By: Haroon Ashraf | Updated: 2017-12-15 | Comments (8) | Related: More > Testing
As a database developer I would like to implement an advanced and cost-effective database unit testing framework that can help my team in early bug detection and does not require context switching from SQL to any other tool/language and is suitable for the following scenario: when all my database development work is done through SSDT (SQL Server Data Tools).
The solution is to get your databases equipped with tSQLt and start writing and running unit tests for your database(s) without even leaving the Visual Studio IDE provided the preferred database development toolset in your organization is SSDT (SQL Server Data Tools).
Recap: Answering Some Basic Questions about tSQLt
Some of the basic things that may come to mind before tSQLt implementation have already been answered in detail in my previous tip, in case you missed it a quick recap is as follows:
- Why tSQLt for advanced database unit-testing?
- Writing tSQLt unit-tests is same as writing T-SQL scripts so no context switching is needed you stay within SQL.
- Other benefits include isolation, transactions, continuous integration and cross-database objects testing.
- How is tSQLt Testing Framework Cost-Effective?
- tSQLt is an open-source project so it is free to use commercially and it is also underlying unit-testing framework behind many third party visual database testing tools.
- Apart from the cost-effectiveness and support for advanced database unit-testing, tSQLt framework architecture has been optimized to use for TDD (Test-Driven Development).
Recap: Creating and Running tSQLt Tests Generally
In my previous tip the steps to create and run tSQLt tests steps are mentioned. In short a tSQLt unit-test is ultimately a test class which is actually a schema which helps us to group relevant tests together while calling a test class or all the tests in all test classes is simply calling a stored procedure so nothing new to learn apart from T-SQL.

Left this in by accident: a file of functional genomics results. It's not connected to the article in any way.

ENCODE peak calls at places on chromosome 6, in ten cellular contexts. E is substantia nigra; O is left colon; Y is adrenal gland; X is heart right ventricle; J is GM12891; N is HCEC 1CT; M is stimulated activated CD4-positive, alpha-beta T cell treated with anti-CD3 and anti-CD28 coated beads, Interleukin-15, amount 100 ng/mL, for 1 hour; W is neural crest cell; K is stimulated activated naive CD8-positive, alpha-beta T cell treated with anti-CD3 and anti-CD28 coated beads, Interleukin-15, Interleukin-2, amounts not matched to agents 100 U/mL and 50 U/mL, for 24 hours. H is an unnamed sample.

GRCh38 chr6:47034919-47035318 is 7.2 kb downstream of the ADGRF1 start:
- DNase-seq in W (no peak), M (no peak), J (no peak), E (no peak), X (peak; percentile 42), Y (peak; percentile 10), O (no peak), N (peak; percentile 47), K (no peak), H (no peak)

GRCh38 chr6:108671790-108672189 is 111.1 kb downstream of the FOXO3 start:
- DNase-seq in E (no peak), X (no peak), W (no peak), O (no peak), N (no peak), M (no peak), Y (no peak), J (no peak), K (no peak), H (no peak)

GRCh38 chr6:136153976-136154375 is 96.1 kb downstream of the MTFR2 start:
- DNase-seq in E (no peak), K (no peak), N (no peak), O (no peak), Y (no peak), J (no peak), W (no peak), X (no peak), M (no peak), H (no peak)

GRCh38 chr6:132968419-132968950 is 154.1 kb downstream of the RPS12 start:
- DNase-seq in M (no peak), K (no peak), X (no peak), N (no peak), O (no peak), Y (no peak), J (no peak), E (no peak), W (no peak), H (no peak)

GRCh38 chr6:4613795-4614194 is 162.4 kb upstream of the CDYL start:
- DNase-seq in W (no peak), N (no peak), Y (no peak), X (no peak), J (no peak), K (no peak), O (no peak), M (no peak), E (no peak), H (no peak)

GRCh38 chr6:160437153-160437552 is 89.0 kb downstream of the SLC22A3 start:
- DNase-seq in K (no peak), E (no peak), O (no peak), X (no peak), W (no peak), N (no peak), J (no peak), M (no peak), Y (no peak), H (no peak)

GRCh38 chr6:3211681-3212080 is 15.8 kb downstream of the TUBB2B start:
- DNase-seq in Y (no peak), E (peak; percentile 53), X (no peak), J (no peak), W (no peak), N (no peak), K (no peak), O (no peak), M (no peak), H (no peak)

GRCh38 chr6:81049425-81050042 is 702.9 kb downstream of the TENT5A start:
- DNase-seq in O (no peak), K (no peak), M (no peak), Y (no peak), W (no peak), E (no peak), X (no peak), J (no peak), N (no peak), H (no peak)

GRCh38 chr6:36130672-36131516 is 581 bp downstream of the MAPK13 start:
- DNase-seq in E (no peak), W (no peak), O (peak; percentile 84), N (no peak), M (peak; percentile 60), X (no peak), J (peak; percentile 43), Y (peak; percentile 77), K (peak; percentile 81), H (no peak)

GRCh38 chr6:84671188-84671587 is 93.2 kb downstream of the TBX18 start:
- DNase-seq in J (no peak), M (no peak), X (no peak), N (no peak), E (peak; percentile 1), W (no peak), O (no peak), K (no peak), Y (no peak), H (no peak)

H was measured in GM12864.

Implementing tSQLt Framework with SSDT vs SSMS
The steps to implement tSQLt unit-testing with SSDT are different than SSMS implementation due to the following reasons:
|tSQLt with SSMS (SQL Server Management Studio)||tSQLt with SSDT (SQL Server Data Tools)|
|The tSQLt unit-tests are managed by the main database||The tSQLt unit-tests are managed and maintained as database project|
|The tSQLt objects required to create and run unit-tests are created in the main database||The tSQLt objects required to create and run unit-tests are created in a separate test database other than main database|
|The tSQLt unit-tests are created in the main database as separate schemas||The tSQLt unit-tests are created in test database referencing main database objects|
|The main database needs to clean-up tSQLt objects and tests when deployed on QA or Production||The main database needs no clean-up to be deployed on QA or Production since the tests are managed by a test database|
|The database (structure) and its unit-tests cannot be put under source control without third party source control system which can be costly solution||Both main database and the test database can be version controlled along with creating multiple point in time snapshots without the need for any third party source control solution|
|Limited deployment options are available||Both connected (Publish) and disconnected database (DACPAC) deployments are supported|
|Not many features like disconnected database development, static code analyses, etc.||Static code analysis (analyzing code without executing it), refactoring (renaming database objects), disconnected database development speed up creating, running and managing database objects and their unit-tests|
tSQLt Implementation Scenario
In order to implement tSQLt consider the following scenario:
- You want to implement tSQLt as your database unit-testing framework while all your database development, debugging, testing, deployment and refactoring is done through SSDT (SQL Server Data Tools).
Setup: Database Unit-Testing with tSQLt using SSDT
Now that your team has finally decided to use tSQLt for advanced database unit-testing you are going to start implementing the testing framework on your database(s) which are managed through SSDT.
According to tSQLt.ORG the tSQLt Test Framework is compatible with SQL 2005 (Service Pack) and all versions above it.
Using OfficeSuppliesSample Database Project (Mimicking Transactional Database Project)
We are using OfficeSuppliesSample database project to mimic main transactional database which contains a simple version of customer-product-order scenario for office supplies as follows:
Apart from the above three objects (tables) there is a procedure to add customer and view to see the orders.